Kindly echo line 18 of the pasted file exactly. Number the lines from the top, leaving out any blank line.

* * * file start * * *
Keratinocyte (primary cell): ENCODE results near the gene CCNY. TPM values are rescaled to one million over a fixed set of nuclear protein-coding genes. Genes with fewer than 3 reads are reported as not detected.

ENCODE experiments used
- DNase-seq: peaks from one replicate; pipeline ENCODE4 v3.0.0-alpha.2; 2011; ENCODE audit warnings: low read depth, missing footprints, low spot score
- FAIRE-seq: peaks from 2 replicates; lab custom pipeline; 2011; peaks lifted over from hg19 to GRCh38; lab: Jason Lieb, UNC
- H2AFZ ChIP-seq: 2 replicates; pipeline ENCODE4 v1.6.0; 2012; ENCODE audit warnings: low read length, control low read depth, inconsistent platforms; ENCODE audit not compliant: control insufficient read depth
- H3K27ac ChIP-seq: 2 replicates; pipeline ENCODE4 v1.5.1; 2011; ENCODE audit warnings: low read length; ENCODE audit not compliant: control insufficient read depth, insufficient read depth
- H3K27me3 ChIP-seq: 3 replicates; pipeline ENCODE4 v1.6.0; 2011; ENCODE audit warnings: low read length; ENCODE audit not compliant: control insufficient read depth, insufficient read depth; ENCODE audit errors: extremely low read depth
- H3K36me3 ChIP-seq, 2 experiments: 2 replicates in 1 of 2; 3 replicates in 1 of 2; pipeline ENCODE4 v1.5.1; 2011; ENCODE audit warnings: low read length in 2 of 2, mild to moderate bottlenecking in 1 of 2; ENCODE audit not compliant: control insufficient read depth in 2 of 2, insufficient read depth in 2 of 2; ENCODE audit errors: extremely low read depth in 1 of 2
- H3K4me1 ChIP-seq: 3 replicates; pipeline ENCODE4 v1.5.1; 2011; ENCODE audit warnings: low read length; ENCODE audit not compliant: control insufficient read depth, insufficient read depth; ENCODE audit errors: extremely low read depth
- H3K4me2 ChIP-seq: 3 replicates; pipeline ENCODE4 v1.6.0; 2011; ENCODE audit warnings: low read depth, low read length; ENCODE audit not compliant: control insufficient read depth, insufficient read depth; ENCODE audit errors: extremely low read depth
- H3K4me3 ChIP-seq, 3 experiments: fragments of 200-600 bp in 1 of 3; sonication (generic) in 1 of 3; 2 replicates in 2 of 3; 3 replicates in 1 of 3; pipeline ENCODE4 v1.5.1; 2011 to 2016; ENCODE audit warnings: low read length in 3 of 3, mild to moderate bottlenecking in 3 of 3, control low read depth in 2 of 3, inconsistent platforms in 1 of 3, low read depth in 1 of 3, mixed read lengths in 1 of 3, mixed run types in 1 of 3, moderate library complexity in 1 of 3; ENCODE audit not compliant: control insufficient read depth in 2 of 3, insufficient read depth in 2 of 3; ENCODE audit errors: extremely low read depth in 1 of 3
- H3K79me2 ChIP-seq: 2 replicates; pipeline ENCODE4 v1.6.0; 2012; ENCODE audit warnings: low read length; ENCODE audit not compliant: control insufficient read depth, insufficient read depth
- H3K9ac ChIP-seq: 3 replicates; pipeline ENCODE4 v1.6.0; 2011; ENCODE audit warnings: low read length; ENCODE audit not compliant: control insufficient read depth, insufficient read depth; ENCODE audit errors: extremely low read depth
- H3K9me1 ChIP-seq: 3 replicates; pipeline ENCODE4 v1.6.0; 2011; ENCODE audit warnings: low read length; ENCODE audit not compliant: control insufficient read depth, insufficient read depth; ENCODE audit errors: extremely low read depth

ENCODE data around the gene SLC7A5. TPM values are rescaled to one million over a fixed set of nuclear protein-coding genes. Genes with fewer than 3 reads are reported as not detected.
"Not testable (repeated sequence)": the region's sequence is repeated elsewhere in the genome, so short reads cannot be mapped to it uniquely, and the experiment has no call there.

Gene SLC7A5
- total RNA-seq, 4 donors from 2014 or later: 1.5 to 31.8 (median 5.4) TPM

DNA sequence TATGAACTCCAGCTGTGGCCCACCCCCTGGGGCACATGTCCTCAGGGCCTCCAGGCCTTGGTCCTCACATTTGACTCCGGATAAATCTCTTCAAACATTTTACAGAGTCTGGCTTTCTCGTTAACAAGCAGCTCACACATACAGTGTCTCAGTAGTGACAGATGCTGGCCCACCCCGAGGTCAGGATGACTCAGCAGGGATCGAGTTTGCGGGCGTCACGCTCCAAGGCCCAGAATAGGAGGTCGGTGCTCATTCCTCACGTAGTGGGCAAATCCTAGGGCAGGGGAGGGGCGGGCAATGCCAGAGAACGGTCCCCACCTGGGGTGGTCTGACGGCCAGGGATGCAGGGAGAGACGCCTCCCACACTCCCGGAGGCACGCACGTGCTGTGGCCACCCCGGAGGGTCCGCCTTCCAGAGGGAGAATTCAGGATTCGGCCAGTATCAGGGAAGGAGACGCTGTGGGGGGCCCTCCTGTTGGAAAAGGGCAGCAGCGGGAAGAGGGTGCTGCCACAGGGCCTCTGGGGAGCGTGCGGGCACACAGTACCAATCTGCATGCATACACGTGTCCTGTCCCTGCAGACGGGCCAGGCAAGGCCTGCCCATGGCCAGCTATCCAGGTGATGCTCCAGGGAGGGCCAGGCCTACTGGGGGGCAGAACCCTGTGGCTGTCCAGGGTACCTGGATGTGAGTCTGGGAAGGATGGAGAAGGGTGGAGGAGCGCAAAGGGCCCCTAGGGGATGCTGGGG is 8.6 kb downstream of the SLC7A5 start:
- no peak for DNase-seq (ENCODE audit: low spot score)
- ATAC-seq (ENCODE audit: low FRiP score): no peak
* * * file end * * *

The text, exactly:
- total RNA-seq, 4 donors from 2014 or later: 1.5 to 31.8 (median 5.4) TPM